September 9, 2018
by Rabbi Neil Amswych, Temple Beth Shalom, Santa Fe
There once was a king who gave a man a treasure map. “This map,” said the king “is a map to the greatest treasure that you can ever find.” The man snatched the map and rushed away from the king without even a word of thanks, so set was he on finding the treasure. He looked over the map. It had a date and a location on it – a place far, far away. He knew it would be a long and difficult journey, but the date was close, and he knew he had to set off immediately. At times, the man felt like giving up, but he persevered and eventually found himself at the top of a mountain, exactly the location where the map told him the treasure would be found. He started to dig with his bare hands because, in his hurry, he had forgotten to bring the right tools with him to find the treasure. After a while his hands were red and sore, and he started to really regret ever looking for the treasure. In a last desperate effort, he started to dig furiously.
After a short while, a shadow loomed over the small hole he had made. It was a woman, holding in her hand a map identical to his. “Where did you get that map?” he asked. “The king gave it to me,” she replied. “Well, then, if you agree to split it with me,” said the man hesitantly, “we can combine our efforts and dig faster before anyone else comes along and takes our treasure.” And that they did. Working their fingers to the bone, they dug and dug but to no avail, and it wasn’t long before another person arrived with an identical map in his hand. And as the man and woman looked up, thousands of people – the entire kingdom – were all walking towards the mountain. Eventually they had all pooled their efforts and one by one had dug into the mountain, until there was virtually no mountain left. They found no treasure. Despondent, every person from the kingdom slunk back to their homes and put their maps aside.
But a strange thing happened. Round about the same time the next year everyone remembered that they had a map, and suddenly realized that perhaps the date referred to this year, as opposed to last year. Almost simultaneously, everyone in the kingdom set off for what was left of the mountain, and all arrived on the same date. They waited and waited, but they couldn’t see the treasure arriving. They dug a little more, but quickly gave up, since it had been so futile last year. Once again disappointed, the whole community stared at each other in frustration, and then agreed to go their separate ways.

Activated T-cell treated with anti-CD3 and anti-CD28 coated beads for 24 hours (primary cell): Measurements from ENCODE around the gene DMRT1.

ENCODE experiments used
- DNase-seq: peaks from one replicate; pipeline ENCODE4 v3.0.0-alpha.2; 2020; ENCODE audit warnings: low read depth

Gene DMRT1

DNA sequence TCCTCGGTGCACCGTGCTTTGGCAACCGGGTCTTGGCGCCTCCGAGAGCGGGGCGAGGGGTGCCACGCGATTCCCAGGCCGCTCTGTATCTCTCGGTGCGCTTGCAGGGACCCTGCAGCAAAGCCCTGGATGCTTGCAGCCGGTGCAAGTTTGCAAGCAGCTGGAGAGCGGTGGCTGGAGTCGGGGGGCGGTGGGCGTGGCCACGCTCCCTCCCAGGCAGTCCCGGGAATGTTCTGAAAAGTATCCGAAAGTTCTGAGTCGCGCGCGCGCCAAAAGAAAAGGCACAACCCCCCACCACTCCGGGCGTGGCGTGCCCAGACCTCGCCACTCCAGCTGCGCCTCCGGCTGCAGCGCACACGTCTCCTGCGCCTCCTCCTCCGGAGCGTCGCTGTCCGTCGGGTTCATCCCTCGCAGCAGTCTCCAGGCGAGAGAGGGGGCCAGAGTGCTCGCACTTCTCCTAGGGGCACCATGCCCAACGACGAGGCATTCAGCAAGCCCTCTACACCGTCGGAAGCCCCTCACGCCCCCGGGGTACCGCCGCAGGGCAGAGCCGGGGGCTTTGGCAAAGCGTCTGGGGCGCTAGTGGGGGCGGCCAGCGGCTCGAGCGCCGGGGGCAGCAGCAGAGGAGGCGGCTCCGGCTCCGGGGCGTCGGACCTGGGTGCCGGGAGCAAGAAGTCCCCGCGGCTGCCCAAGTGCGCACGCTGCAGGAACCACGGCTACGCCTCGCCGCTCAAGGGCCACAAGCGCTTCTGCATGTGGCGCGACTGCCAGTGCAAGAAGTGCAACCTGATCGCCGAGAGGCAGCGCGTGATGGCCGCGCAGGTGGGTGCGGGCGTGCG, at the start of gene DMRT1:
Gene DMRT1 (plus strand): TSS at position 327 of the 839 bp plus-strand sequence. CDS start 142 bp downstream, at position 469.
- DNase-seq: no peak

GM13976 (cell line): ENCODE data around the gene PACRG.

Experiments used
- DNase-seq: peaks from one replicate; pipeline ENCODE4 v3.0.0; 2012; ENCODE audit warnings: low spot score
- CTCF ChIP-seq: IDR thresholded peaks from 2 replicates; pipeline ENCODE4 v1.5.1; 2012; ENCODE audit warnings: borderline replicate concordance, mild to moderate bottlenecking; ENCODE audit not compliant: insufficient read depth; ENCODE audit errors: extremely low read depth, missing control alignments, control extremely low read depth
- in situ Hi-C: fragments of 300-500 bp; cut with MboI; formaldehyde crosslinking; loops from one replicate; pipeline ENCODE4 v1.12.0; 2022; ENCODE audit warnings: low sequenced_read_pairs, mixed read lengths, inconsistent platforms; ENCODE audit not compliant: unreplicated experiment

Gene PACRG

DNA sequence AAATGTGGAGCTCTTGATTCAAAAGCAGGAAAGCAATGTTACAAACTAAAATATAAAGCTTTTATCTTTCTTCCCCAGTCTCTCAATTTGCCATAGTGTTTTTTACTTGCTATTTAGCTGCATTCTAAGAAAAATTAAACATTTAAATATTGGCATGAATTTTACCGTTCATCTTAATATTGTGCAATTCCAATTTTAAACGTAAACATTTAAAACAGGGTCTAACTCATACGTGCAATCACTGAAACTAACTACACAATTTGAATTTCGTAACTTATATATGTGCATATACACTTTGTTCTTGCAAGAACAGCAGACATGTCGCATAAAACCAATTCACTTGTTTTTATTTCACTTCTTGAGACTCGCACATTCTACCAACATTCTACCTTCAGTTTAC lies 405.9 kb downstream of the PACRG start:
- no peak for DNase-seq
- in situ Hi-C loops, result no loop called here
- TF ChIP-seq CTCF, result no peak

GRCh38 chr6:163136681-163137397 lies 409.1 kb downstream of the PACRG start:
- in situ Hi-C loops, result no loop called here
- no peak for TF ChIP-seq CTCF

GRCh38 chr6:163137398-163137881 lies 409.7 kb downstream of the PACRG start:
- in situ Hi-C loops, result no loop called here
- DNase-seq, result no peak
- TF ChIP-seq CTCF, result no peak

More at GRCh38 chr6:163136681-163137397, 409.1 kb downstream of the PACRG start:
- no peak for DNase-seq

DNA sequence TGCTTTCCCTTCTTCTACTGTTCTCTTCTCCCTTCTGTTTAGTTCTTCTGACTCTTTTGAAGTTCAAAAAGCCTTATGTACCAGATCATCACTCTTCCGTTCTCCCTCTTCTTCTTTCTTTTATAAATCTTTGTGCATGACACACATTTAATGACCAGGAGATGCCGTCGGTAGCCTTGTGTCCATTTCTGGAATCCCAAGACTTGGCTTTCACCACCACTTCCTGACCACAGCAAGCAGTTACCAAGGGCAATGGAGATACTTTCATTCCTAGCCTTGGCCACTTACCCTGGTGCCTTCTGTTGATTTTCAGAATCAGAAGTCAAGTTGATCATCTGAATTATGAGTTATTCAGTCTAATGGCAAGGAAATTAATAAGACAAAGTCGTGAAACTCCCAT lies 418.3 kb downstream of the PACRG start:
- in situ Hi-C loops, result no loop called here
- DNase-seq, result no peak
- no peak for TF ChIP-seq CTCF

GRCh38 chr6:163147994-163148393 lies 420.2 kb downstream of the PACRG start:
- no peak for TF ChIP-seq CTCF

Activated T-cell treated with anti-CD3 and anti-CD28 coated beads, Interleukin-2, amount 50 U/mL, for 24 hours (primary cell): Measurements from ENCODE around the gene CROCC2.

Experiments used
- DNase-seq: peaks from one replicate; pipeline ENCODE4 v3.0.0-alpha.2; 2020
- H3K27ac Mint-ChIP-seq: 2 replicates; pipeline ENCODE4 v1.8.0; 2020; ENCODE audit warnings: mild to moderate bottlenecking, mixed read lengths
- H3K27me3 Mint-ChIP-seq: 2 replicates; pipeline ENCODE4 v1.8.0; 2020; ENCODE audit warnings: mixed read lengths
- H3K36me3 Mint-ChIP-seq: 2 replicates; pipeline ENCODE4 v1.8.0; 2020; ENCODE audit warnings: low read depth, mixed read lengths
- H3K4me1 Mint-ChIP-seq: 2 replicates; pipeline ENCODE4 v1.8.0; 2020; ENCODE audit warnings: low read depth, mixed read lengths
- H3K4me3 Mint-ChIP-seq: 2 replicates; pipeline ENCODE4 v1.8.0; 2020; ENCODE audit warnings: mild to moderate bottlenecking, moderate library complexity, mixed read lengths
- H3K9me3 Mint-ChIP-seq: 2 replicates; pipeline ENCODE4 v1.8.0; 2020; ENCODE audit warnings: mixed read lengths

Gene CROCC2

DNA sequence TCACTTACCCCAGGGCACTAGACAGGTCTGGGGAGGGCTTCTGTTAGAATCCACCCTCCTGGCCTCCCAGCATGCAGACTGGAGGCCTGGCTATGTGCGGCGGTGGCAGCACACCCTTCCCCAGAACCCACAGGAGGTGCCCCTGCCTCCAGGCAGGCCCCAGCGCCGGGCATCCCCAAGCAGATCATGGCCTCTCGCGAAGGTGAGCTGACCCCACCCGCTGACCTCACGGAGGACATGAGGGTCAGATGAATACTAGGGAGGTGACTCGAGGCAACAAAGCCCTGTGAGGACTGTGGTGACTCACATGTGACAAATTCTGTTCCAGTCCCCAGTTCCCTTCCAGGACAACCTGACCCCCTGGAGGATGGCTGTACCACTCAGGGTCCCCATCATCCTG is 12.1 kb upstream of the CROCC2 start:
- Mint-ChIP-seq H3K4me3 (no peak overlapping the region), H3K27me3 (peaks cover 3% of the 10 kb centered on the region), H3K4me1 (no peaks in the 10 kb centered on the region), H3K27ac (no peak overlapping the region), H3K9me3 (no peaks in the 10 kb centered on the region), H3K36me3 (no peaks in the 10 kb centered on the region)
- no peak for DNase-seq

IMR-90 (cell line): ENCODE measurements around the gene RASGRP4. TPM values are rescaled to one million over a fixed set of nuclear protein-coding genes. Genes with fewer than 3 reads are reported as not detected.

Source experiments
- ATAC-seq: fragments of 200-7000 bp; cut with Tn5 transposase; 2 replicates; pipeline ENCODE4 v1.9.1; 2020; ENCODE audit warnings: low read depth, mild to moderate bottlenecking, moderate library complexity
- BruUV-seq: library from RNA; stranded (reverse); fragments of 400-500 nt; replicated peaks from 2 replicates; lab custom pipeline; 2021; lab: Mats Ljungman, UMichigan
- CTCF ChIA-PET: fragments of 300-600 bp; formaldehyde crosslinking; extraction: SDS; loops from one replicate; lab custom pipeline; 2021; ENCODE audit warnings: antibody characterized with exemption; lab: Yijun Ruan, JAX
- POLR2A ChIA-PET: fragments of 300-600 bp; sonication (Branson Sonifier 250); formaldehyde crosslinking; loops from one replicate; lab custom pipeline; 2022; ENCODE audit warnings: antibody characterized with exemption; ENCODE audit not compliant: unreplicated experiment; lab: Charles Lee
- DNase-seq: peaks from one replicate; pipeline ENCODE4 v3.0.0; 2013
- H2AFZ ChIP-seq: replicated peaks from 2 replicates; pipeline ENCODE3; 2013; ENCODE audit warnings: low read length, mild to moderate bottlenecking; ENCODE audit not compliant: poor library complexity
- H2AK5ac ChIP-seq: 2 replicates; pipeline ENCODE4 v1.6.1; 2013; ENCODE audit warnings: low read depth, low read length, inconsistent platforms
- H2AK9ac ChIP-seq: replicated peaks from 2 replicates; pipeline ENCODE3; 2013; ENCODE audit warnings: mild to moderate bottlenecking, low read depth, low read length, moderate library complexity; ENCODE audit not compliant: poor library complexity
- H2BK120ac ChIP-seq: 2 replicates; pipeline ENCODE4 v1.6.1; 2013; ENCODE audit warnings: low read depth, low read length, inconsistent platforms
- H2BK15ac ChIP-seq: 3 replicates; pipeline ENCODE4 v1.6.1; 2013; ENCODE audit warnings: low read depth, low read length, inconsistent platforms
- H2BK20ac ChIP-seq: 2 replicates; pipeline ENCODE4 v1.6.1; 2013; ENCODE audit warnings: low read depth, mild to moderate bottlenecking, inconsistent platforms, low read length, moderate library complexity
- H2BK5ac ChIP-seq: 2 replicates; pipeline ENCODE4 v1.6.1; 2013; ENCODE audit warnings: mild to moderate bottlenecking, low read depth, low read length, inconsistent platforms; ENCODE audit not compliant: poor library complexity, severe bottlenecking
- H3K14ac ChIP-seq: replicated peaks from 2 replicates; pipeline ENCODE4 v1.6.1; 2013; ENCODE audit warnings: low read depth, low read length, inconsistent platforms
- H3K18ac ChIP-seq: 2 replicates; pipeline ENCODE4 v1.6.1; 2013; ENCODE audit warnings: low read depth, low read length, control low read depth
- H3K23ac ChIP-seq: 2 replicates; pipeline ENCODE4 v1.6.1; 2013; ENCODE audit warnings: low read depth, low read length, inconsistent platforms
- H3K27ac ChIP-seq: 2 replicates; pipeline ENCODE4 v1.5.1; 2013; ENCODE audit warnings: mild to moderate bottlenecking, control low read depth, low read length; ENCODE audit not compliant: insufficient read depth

And so it went on for many years… Eventually, some of the original treasure hunters died, but passed the map onto their children in the hope that their family may come to enjoy the treasure. But year after year they returned to the same place at the same time, dug a little, and left unsatisfied.
One day, a young girl went to the king. “Your Holiness,” she asked, “Why did you give my family this map? Why did you give every family a map?”
The king looked at her sadly, “Because I had a treasure I wanted you to share.”
“But we’ve dug at the mountain so much that there can’t be any treasure there.”
“Did you look to see what was on top of my mountain?” asked the king.
“Just people,” replied the girl, “but no treasure.”
The king sighed. “I brought you together on one day so that you could see how much of a treasure you all are to me. But you were so blinded by self-interest that you failed me. You rushed into the journey year after year, unprepared, and each year you came out with your hands bloodied. You destroyed my precious mountain upon which I presented you the greatest treasure of all – a community – and you were so self-obsessed that you scurried about in the mud, instead of searching within yourselves…”
The girl hung her head. “But why didn’t you just tell us this? Why make us go through all that trouble? How were we meant to know?”
The king smiled. “All that was needed was for you to ask. Now you’ve asked, so you can go back to everyone and tell them this…there is nothing more precious than a supportive community who put their own self-interests aside in order to value each other. There is nothing more valuable to me than a community that honestly seeks meaning together. This is the mountain where I presented you with the world’s most precious gift, but you destroyed it. Now on the date I gave you, at the start of every year, I want you to gather together and build a little of the mountain back up. Every year, on Rosh Hashanah, I want the entire community to gather and to learn that they are precious, but only when they appreciate the value in each other, when they build together, and not wear the world down… Now that I have decreed [this]…I hope…that this year, on Rosh Hashanah when the community comes together, you will understand what I have given you.”
The girl smiled, she left the presence of the king, and she told the community all that had been said. And [the] next year…the community journeyed to the mountain in a different sense, and they arrived as a community together on Rosh Hashanah, they started rebuilding the mountain, and then they left as one.